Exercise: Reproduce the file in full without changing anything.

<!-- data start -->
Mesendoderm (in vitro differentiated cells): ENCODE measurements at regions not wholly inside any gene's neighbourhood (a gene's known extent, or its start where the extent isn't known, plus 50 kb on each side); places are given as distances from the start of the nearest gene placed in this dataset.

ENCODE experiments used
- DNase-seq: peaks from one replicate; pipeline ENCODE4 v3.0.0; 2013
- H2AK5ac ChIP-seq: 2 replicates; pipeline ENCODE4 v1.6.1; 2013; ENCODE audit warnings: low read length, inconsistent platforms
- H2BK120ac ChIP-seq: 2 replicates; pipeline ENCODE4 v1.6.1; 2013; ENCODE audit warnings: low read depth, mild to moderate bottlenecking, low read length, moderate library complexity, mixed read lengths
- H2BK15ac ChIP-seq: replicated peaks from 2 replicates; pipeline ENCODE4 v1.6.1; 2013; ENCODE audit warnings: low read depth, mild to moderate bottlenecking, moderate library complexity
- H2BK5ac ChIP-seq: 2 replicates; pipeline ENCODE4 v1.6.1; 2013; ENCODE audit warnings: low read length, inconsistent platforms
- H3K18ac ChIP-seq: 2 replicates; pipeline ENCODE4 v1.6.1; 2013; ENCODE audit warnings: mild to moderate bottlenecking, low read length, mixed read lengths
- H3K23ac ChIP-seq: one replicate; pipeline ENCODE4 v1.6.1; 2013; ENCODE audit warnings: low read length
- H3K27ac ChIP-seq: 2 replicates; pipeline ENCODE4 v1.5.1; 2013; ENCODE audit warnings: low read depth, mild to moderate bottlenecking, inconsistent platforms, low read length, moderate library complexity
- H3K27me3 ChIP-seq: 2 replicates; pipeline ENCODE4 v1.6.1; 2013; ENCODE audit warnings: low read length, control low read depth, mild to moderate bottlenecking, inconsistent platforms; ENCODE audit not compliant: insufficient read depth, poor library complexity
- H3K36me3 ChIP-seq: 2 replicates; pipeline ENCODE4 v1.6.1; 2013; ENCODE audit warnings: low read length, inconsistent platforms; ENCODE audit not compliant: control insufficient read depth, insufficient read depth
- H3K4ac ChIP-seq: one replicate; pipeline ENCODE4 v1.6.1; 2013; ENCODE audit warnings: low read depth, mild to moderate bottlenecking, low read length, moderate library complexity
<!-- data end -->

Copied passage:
Mesendoderm (in vitro differentiated cells): ENCODE measurements at regions not wholly inside any gene's neighbourhood (a gene's known extent, or its start where the extent isn't known, plus 50 kb on each side); places are given as distances from the start of the nearest gene placed in this dataset.

ENCODE experiments used
- DNase-seq: peaks from one replicate; pipeline ENCODE4 v3.0.0; 2013
- H2AK5ac ChIP-seq: 2 replicates; pipeline ENCODE4 v1.6.1; 2013; ENCODE audit warnings: low read length, inconsistent platforms
- H2BK120ac ChIP-seq: 2 replicates; pipeline ENCODE4 v1.6.1; 2013; ENCODE audit warnings: low read depth, mild to moderate bottlenecking, low read length, moderate library complexity, mixed read lengths
- H2BK15ac ChIP-seq: replicated peaks from 2 replicates; pipeline ENCODE4 v1.6.1; 2013; ENCODE audit warnings: low read depth, mild to moderate bottlenecking, moderate library complexity
- H2BK5ac ChIP-seq: 2 replicates; pipeline ENCODE4 v1.6.1; 2013; ENCODE audit warnings: low read length, inconsistent platforms
- H3K18ac ChIP-seq: 2 replicates; pipeline ENCODE4 v1.6.1; 2013; ENCODE audit warnings: mild to moderate bottlenecking, low read length, mixed read lengths
- H3K23ac ChIP-seq: one replicate; pipeline ENCODE4 v1.6.1; 2013; ENCODE audit warnings: low read length
- H3K27ac ChIP-seq: 2 replicates; pipeline ENCODE4 v1.5.1; 2013; ENCODE audit warnings: low read depth, mild to moderate bottlenecking, inconsistent platforms, low read length, moderate library complexity
- H3K27me3 ChIP-seq: 2 replicates; pipeline ENCODE4 v1.6.1; 2013; ENCODE audit warnings: low read length, control low read depth, mild to moderate bottlenecking, inconsistent platforms; ENCODE audit not compliant: insufficient read depth, poor library complexity
- H3K36me3 ChIP-seq: 2 replicates; pipeline ENCODE4 v1.6.1; 2013; ENCODE audit warnings: low read length, inconsistent platforms; ENCODE audit not compliant: control insufficient read depth, insufficient read depth
- H3K4ac ChIP-seq: one replicate; pipeline ENCODE4 v1.6.1; 2013; ENCODE audit warnings: low read depth, mild to moderate bottlenecking, low read length, moderate library complexity